Stories about 22 December, 1927
While the beauty of many “great beauties” of the past does not translate to our age, Clara Bow’s smolder definitely does.
On the days leading into Christmas in 1927 you could catch Clara Blow’s latest flick Rough House Rosie at the Regent Theatre on Manners Street. 1927 was Clara’s year. She was the reigning silent screen star of 1927 in America having been the star of the movie It, and singled out (successfully) as the “it girl” in a shameless Paramount Studio’s publicity campaign.
In 1927 Clara was 22 years old. Her story from birth to superstar is part dream to three parts nightmare. She was born in a Brooklyn slum. Her mother was mentally ill, and during her “episodes” would threaten to kill Clara, one night pinning her to her bed and holding a butcher’s knife to her throat. Clara’s father was a drunk, womaniser who molested her. To add to this horror story, Clara as a child also watched her best friend burn to death in a tenement fire.
In 1921 Clara won the Fame and Fortune contest. First prize was a part in a movie. She was 16 years old in 1921. In the days when actors made dozens of movies a year, by the time Clara became a name in 1927 she had made more than 30 films.
Rough House Rosie is a lost film. A preview has survived.
Earlier in the year you could’ve caught It in Wellington at the Deluxe (now the Embassy). I watched It with Cathy last week thanks to Aro Street Video Store which has two Clara Bow movies. The other is called Wings which was the first movie to win an Oscar (trivia alert). I’m a big fan of silent movies, and I had already read the Clara Bow biography when I saw It, so I was expecting to like the movie. Cathy on the other hand has no soft spot for silent films, and – like everyone else on the planet – had not read a biography of Clara Bow. It turns out that it didn’t matter. We both enjoyed the movie and Clara is certainly the star. Even though the movie is silly, and the acting style looks overdone nowadays, Clara is the dynamo making the whole movie run. There are other women in the movie, some of them quite pretty, but the petite, slightly manic, slightly ridiculous, and extremely likeable Clara turns all the other female competition into wallpaper.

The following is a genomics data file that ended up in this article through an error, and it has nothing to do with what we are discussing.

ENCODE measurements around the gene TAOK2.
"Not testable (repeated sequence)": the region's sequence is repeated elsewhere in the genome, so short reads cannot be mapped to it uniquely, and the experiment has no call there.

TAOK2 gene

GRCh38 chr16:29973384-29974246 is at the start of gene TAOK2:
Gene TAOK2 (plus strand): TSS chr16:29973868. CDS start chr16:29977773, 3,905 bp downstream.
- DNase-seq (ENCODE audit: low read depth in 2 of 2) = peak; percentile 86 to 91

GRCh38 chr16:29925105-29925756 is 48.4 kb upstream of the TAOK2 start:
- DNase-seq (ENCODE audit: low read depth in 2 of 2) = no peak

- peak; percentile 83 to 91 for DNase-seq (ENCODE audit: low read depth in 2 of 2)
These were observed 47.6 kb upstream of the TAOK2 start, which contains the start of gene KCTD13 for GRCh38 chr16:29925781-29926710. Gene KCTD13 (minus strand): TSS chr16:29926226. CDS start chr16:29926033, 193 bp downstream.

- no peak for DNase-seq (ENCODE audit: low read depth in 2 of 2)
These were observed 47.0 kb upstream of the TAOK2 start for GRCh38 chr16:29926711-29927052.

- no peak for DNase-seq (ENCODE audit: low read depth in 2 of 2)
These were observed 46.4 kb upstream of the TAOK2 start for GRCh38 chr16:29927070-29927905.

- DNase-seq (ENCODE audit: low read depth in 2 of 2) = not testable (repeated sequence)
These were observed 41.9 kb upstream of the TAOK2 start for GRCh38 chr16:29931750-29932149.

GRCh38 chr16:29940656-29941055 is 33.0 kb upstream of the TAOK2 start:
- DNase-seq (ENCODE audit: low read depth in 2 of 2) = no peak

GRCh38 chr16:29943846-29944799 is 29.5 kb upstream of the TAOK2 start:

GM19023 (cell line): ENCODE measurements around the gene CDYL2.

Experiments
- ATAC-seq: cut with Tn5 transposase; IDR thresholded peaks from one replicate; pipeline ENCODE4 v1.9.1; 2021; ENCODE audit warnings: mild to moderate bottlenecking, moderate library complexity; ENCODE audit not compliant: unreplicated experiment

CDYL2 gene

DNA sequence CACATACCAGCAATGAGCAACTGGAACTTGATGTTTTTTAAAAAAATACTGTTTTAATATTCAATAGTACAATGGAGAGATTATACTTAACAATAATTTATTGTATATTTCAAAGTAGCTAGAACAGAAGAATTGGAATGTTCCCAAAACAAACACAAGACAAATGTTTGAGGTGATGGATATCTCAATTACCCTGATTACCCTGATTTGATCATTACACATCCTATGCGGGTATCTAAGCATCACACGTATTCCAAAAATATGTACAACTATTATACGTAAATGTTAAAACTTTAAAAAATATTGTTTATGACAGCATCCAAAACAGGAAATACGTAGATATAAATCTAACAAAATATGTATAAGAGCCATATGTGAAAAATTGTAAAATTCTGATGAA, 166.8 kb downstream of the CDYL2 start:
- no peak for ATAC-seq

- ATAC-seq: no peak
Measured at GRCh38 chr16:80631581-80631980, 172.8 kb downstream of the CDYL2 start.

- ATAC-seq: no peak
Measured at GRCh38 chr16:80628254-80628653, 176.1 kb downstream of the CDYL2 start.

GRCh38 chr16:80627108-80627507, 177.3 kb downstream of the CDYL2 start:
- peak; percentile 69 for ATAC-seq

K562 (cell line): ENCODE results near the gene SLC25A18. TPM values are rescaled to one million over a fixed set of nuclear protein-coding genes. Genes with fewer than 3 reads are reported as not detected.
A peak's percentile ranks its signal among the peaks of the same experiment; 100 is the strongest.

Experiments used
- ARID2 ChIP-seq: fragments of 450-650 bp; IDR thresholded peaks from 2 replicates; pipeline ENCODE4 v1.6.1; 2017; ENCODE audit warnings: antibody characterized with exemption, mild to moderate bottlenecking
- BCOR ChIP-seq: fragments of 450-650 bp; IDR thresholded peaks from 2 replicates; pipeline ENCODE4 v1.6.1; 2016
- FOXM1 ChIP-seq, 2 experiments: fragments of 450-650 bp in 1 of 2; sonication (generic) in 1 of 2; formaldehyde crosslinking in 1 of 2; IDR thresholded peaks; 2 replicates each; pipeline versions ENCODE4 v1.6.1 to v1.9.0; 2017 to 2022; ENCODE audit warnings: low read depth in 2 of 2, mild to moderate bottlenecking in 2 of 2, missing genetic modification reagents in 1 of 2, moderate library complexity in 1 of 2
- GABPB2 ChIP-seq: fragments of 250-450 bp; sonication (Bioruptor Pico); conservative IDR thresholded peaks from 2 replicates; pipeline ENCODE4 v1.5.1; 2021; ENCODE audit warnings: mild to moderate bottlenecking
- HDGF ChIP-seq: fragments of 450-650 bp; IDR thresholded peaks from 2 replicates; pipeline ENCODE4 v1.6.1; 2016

Here she is with all her energy and charm.
When I watched Clara in It I enjoyed the movie and her performance, but to do so I had to make an effort to be sympathetic to the film conventions of a different era. I enjoyed the experience but only by closing my eyes to certain things. It is worth remembering though that when a movie like It came out it was not enjoyed in this way – indulgently or ironically – it was fully enjoyed by its audience and represented the glamour and dreams of an age. The phenomenon of Clara Bow attracted serious commentary by serious commentators like F. Scott Fitzgerald.
Clara Bow is the quintessence of what the term ‘flapper’ signifies as a definite description: pretty, impudent, superbly assured, as worldly-wise, briefly-clad and ‘hard-berled’ as possible. There were hundreds of them, her prototypes. Now, completing the circle, there are thousands more, patterning themselves after her…. It is rather futile to analyse flappers. They are just girls, all sorts of girls, their one common trait being that they are young things with a splendid talent for living.
Dorothy Parker also had something to say about “it” that was less complimentary. In fact quite a few people were uncomplimentary about Clara Bow, and one thing you must know when you are at the pinnacle of Mount Celebrity is that the descent will probably be rough.